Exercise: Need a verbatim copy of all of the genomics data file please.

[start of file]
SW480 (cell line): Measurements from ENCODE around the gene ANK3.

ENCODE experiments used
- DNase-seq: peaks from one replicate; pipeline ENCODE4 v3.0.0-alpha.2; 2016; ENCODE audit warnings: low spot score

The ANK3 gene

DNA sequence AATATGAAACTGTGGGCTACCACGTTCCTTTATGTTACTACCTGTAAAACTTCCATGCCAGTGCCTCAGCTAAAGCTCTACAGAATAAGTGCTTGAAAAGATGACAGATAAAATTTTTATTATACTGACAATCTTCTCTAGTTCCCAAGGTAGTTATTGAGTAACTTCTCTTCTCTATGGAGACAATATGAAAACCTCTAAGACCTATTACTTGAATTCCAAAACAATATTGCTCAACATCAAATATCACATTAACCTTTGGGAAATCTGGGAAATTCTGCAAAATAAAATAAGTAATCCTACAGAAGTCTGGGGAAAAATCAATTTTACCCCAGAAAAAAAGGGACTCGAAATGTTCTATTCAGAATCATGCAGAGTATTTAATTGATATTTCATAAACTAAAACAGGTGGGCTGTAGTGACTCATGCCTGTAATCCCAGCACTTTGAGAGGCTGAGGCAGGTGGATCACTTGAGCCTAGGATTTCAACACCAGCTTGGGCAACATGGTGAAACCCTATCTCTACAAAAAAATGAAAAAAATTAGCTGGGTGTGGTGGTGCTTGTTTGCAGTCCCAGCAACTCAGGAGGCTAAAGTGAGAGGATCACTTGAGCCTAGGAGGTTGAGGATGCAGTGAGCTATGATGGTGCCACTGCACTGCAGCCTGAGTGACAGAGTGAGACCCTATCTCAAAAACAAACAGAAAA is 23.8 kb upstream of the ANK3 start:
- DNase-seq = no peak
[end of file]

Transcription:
SW480 (cell line): Measurements from ENCODE around the gene ANK3.

ENCODE experiments used
- DNase-seq: peaks from one replicate; pipeline ENCODE4 v3.0.0-alpha.2; 2016; ENCODE audit warnings: low spot score

The ANK3 gene

DNA sequence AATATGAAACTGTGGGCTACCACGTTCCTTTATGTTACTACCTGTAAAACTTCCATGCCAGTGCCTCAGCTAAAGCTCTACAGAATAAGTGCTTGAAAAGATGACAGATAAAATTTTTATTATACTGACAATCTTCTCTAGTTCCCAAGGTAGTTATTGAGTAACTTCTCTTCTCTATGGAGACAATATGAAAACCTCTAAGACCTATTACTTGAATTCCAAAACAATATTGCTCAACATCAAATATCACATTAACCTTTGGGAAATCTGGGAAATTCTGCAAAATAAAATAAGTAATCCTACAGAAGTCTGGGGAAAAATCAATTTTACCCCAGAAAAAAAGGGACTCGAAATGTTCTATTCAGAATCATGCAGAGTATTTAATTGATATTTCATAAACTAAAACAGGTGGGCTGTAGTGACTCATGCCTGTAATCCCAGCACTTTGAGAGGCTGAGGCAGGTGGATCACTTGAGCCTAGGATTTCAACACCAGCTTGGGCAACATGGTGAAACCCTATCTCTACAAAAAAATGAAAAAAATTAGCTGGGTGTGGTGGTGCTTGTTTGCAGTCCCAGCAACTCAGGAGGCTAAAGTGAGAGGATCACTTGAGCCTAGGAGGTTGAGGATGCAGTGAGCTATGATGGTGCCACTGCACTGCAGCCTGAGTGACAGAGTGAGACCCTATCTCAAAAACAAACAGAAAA is 23.8 kb upstream of the ANK3 start:
- DNase-seq = no peak